Ellen Page

Thoughts: Ellen Page

6:45:00 AM

After watching Ellen Page's speech for the hundredth time today, I scrolled down to read the comments. I tried not to because I know I'd probably just get sad or angry, but then I couldn't control myself. Here's a few comments that made me want to pull out all my hair and hurt somebody:

 "They're trying to make it seem like it's okay to be gay."
 - Well, because it's OKAY TO BE GAY.

 "It's just not natural." 
It's not natural for YOU and YOUR religion. Not because you think it's not natural, it's   wrong. Not because YOU think it's different, doesn't mean it's wrong.

 "It's a brain disorder."
 I feel sorry for you, you bigot. (No, not really.)

I won't even waste my time replying to this one. 

I was angry after reading the comments' section, but then I watched Ellen Page's speech again and then felt so proud again. The things she said? That's what's happening right now. That's the reality. No matter how much people deny it, society has already set up "rules" that makes people feel obligated to do it. You might say, "But nobody's forcing you to do it!!", but hey, who doesn't want to be accepted? Who doesn't like to be treated normal? Who doesn't want to be treated equal? We all do. And because of these "rules", people who quite feel like they're not going to be accepted by the society just keep who they really are and what they really feel. 

Some people commented, "Why do you have to come out? Why is this such a big deal?" It's a big deal because she came out to the everybody- "Everybody" meaning the community who supports her, but also the people who will constantly judge her for being who she is. This is why I think coming out is a "big deal".

"I am tired of hiding and I am tired of lying by omission. I suffered for years because I was scared to be out. My spirit suffered, my mental health suffered and my relationships suffered. And I’m standing here today, with all of you, on the other side of all that pain. I am young, yes, but what I have learned is that love, the beauty of it, the joy of it and yes, even the pain of it, is the most incredible gift to give and to receive as a human being. And we deserve to experience love fully, equally, without shame and without compromise." - Ellen Page


5:08:00 AM

When people discover that I'm an atheist, they assume that I've never prayed, read the bible or went to church. Of course, I'll instantly say, "Of course I've read the bible!" or "I know what's inside of a church looks like!" I've always find it funny when people think I grew up an atheist. 

Growing up, I believed in god. I believed in heaven and hell and angels and all that shit. I went to church in 'proper' dresses every Sunday. I prayed before eating, before going to bed... I prayed every day. I remember that sometimes, I get nervous and afraid because I forgot to pray. I remember wearing little too short clothes and people saying that it's a sin. And every time I accidentally committed a sin, I was afraid that I was going to hell and burn there forever.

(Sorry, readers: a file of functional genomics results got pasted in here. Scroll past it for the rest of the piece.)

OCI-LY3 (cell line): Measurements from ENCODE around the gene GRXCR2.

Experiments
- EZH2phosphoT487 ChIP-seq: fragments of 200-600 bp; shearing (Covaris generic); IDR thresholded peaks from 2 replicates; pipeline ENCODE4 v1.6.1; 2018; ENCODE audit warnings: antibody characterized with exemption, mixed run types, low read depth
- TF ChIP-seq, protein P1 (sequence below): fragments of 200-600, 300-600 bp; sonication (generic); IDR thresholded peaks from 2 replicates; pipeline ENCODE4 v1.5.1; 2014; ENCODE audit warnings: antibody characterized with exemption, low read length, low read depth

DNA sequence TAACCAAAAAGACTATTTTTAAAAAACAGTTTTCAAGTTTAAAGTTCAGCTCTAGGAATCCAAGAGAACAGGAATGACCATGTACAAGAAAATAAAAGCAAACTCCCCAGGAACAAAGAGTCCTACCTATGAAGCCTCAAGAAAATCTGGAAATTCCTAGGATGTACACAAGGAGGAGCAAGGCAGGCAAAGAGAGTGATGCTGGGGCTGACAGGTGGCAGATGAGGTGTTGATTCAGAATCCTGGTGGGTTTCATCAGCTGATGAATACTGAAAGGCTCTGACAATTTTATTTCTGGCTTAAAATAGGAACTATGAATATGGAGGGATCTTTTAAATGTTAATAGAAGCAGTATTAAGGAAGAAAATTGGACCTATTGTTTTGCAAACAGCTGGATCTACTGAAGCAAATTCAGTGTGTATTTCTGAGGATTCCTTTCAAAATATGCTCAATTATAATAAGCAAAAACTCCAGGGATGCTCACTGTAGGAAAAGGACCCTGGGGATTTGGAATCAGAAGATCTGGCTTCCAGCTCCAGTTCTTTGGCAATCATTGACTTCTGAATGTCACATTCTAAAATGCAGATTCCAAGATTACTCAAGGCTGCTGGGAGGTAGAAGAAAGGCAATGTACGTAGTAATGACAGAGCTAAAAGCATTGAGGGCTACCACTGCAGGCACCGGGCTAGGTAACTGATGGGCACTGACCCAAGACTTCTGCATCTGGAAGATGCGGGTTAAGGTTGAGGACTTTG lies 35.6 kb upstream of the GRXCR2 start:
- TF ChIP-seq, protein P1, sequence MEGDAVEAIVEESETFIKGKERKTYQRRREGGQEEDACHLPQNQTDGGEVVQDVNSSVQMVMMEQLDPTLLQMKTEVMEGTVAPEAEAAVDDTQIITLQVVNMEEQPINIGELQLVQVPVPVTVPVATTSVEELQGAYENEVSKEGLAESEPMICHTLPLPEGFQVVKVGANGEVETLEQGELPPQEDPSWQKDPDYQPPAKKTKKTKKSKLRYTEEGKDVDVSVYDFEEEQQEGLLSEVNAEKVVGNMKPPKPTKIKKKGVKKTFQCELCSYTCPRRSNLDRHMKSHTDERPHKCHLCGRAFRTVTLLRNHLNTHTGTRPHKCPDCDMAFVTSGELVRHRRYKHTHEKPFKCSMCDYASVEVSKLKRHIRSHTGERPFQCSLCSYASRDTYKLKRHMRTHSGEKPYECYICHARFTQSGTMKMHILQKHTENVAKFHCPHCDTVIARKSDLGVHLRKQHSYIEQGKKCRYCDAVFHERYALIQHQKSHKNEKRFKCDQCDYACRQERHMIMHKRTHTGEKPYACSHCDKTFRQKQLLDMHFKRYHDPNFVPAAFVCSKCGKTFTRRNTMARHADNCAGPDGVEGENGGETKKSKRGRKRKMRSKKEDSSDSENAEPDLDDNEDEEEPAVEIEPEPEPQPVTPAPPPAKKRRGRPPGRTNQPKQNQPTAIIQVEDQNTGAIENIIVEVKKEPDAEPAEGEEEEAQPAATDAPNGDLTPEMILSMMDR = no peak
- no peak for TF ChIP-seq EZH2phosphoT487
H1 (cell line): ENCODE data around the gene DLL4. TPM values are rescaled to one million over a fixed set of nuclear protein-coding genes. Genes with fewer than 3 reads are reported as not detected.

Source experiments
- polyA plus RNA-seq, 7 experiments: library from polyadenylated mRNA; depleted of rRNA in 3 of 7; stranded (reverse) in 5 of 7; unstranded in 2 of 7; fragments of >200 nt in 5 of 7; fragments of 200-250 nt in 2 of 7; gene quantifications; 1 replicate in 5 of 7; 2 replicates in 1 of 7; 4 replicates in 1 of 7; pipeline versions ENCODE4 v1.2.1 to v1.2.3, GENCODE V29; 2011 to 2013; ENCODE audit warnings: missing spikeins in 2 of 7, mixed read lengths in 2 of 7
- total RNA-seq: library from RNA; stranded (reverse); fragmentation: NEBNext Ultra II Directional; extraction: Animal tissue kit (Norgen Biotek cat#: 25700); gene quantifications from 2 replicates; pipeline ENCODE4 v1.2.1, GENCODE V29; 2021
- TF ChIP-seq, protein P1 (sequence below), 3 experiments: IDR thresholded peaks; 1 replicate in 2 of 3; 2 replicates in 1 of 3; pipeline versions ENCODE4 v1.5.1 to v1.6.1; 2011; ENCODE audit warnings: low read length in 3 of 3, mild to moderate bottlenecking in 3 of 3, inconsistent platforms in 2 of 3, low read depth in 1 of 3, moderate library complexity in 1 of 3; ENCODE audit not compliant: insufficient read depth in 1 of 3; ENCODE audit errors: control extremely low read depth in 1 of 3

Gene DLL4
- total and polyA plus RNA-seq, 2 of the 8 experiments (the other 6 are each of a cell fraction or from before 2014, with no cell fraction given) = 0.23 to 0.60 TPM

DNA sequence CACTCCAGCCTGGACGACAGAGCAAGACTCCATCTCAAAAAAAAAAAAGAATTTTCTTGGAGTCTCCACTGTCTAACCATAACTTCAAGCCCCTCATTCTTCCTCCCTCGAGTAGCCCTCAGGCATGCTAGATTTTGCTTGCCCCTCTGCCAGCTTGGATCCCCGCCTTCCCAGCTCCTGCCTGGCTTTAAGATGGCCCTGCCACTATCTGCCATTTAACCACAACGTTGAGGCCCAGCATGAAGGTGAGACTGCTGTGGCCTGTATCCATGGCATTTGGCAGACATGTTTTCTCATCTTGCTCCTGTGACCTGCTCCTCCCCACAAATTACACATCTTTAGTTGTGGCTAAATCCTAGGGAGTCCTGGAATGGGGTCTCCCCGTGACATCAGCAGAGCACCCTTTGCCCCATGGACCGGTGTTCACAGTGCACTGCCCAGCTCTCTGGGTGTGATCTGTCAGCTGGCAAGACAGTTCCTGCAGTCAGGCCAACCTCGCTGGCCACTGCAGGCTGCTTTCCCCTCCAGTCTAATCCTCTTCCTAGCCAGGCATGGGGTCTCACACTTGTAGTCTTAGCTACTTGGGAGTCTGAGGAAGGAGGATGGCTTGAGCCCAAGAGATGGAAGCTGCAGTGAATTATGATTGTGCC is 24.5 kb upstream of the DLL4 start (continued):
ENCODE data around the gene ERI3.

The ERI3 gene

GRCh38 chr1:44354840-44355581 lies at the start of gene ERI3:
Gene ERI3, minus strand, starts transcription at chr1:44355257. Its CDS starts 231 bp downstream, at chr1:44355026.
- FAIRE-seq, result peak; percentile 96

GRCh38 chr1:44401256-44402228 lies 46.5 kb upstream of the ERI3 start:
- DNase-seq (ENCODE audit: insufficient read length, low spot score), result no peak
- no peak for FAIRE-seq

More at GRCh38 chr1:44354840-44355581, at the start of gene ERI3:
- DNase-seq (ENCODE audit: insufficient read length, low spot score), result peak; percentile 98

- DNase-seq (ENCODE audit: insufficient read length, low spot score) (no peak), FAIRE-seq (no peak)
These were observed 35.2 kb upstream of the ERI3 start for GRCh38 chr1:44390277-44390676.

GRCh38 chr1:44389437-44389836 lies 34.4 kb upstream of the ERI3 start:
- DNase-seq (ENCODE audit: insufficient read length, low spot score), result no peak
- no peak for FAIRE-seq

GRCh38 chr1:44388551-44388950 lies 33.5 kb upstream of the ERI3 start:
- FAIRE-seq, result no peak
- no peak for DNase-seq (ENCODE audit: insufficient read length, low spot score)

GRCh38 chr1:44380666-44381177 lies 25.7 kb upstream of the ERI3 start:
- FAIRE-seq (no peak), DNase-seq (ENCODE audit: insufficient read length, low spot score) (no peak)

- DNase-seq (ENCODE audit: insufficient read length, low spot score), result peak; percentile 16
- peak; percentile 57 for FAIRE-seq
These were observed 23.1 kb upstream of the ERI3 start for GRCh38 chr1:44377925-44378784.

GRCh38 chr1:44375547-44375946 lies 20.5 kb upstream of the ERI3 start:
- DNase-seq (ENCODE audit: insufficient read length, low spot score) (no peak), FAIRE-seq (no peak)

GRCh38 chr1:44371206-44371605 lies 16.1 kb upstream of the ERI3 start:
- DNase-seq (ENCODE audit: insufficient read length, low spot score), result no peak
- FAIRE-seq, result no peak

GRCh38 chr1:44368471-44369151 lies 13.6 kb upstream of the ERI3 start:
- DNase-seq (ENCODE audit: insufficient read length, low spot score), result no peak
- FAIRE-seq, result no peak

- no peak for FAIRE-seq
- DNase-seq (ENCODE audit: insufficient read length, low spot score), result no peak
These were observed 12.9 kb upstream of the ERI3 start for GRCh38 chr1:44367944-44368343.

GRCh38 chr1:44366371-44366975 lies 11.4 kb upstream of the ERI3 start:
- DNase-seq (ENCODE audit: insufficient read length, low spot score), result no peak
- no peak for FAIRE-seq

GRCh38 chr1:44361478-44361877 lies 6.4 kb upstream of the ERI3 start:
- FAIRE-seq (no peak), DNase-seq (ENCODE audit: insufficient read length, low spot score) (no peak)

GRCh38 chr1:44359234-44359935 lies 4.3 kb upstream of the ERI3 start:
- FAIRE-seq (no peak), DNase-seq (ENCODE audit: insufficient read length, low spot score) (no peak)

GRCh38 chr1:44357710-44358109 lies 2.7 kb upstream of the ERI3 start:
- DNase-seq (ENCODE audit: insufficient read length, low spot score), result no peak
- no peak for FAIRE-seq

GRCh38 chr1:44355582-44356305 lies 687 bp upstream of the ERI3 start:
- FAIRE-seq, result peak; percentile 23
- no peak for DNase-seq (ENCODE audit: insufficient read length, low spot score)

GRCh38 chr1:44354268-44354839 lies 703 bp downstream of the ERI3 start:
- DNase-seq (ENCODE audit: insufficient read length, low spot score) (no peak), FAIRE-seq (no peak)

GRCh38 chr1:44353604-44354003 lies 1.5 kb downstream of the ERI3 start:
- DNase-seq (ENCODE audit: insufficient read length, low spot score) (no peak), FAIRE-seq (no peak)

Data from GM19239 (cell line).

If there's one thing religion taught my eight-year old self, it's TO BE AFRAID. It taught me to be ignorant- to not ask for an explanation. This is the only reasoning I got: "If the bible says it's right, it's right. If the bible says it's wrong, it's wrong." As a little child who was scared to death of dying and burning in hell forever, that was enough. When I was a kid, I believed that obeying the bible was more important than being considerate to others. I was judgmental. I was blinded by the idea of heaven and eternal life. 

And then.. I grew up. I started thinking. Really thinking. What I did was, I put aside religion and thought about things thoroughly using the things I learn and the people I meet everyday. I started opening up my mind to all the possibilities. That's when I realized what religion has been doing to me- It has been scaring me, clouding my judgments, making me ignorant. I still remember the years when I still just "doubting" the existence of god, I was afraid. I was afraid that couldn't be kind and forgiving and loving person without "god". 

But then I started getting hooked to the internet. I found articles about people getting bullied because of religious people. I guess that was what pushed me to the edge. It didn't make up my mind in just a minute. It was a process. 

I was 14 years old when I started questioning religion.. and now I'm 18 years old and an atheist. And all I can say is, I'm kinder, more forgiving and more loving person than I was when I was a christian. I don't judge people just because a book or a magical god tells me to. I support gender equality. I strongly believe that the LGBTQ community shouldn't be treated differently just because they love who they want to love. I believe in giving women choices. 

I'm glad that I'm an atheist. 

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